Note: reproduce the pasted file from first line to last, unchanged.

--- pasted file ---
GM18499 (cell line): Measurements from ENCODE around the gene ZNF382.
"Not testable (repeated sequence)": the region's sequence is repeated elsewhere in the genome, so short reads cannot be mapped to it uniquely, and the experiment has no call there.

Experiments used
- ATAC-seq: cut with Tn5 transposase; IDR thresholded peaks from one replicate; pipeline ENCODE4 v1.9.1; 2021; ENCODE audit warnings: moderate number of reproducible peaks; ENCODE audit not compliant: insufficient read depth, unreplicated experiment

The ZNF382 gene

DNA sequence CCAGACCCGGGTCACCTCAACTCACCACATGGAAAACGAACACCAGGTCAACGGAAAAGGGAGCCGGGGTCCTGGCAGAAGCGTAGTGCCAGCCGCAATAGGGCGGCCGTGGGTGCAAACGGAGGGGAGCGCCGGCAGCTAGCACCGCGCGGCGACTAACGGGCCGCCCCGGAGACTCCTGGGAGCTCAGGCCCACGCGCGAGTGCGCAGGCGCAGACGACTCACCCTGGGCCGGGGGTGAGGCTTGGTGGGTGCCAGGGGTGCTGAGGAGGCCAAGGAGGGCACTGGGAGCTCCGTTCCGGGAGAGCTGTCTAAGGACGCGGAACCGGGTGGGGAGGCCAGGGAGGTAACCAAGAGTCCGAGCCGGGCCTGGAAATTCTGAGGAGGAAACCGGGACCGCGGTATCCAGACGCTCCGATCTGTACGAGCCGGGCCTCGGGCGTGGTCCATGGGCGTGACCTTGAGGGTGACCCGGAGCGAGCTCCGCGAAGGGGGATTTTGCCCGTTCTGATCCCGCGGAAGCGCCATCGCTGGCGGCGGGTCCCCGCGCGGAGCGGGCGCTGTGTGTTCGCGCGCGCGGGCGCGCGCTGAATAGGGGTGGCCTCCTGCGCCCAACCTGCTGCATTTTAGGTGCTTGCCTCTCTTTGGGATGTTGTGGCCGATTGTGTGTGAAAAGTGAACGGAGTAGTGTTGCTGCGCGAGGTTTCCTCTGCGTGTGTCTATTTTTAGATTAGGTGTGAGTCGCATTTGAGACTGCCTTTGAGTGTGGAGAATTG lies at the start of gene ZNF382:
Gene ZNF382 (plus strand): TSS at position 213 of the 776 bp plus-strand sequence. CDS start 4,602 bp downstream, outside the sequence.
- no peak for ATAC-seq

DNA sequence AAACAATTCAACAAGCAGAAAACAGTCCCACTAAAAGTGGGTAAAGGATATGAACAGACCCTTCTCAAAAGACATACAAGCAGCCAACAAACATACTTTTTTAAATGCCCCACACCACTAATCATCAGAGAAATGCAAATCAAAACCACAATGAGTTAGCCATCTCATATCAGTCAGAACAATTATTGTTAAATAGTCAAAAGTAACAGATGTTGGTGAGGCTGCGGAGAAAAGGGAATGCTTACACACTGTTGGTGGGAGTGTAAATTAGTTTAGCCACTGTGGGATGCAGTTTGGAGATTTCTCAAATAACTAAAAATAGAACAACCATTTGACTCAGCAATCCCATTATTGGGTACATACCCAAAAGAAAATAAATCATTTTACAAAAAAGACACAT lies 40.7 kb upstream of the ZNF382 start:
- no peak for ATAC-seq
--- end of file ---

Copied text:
GM18499 (cell line): Measurements from ENCODE around the gene ZNF382.
"Not testable (repeated sequence)": the region's sequence is repeated elsewhere in the genome, so short reads cannot be mapped to it uniquely, and the experiment has no call there.

Experiments used
- ATAC-seq: cut with Tn5 transposase; IDR thresholded peaks from one replicate; pipeline ENCODE4 v1.9.1; 2021; ENCODE audit warnings: moderate number of reproducible peaks; ENCODE audit not compliant: insufficient read depth, unreplicated experiment

The ZNF382 gene

DNA sequence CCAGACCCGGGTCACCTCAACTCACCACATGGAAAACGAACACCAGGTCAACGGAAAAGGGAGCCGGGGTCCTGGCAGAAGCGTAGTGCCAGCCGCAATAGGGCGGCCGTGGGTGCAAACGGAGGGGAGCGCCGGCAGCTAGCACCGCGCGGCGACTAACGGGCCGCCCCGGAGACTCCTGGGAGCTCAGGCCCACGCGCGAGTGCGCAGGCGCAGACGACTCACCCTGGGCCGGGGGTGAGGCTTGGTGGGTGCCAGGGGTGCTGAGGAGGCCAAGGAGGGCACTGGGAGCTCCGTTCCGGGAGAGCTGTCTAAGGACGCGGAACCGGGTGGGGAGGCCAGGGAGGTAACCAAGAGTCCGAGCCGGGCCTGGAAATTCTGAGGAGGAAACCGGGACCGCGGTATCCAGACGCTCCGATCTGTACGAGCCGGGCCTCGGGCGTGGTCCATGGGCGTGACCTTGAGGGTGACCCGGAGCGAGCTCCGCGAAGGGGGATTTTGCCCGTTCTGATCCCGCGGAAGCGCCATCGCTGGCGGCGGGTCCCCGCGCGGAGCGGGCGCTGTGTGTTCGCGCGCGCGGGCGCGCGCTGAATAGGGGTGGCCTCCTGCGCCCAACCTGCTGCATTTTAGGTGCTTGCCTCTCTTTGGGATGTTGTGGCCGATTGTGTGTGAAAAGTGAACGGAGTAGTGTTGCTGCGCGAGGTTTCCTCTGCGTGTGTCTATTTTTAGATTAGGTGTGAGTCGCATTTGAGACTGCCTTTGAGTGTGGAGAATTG lies at the start of gene ZNF382:
Gene ZNF382 (plus strand): TSS at position 213 of the 776 bp plus-strand sequence. CDS start 4,602 bp downstream, outside the sequence.
- no peak for ATAC-seq

DNA sequence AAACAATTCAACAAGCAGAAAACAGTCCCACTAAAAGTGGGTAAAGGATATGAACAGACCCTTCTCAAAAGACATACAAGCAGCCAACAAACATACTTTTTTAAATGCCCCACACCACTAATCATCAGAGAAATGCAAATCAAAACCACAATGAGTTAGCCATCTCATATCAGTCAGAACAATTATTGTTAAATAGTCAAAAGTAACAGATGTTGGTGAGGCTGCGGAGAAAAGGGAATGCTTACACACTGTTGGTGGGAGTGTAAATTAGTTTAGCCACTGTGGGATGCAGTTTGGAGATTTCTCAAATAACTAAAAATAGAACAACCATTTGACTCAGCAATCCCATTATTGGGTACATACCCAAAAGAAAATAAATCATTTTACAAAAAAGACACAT lies 40.7 kb upstream of the ZNF382 start:
- no peak for ATAC-seq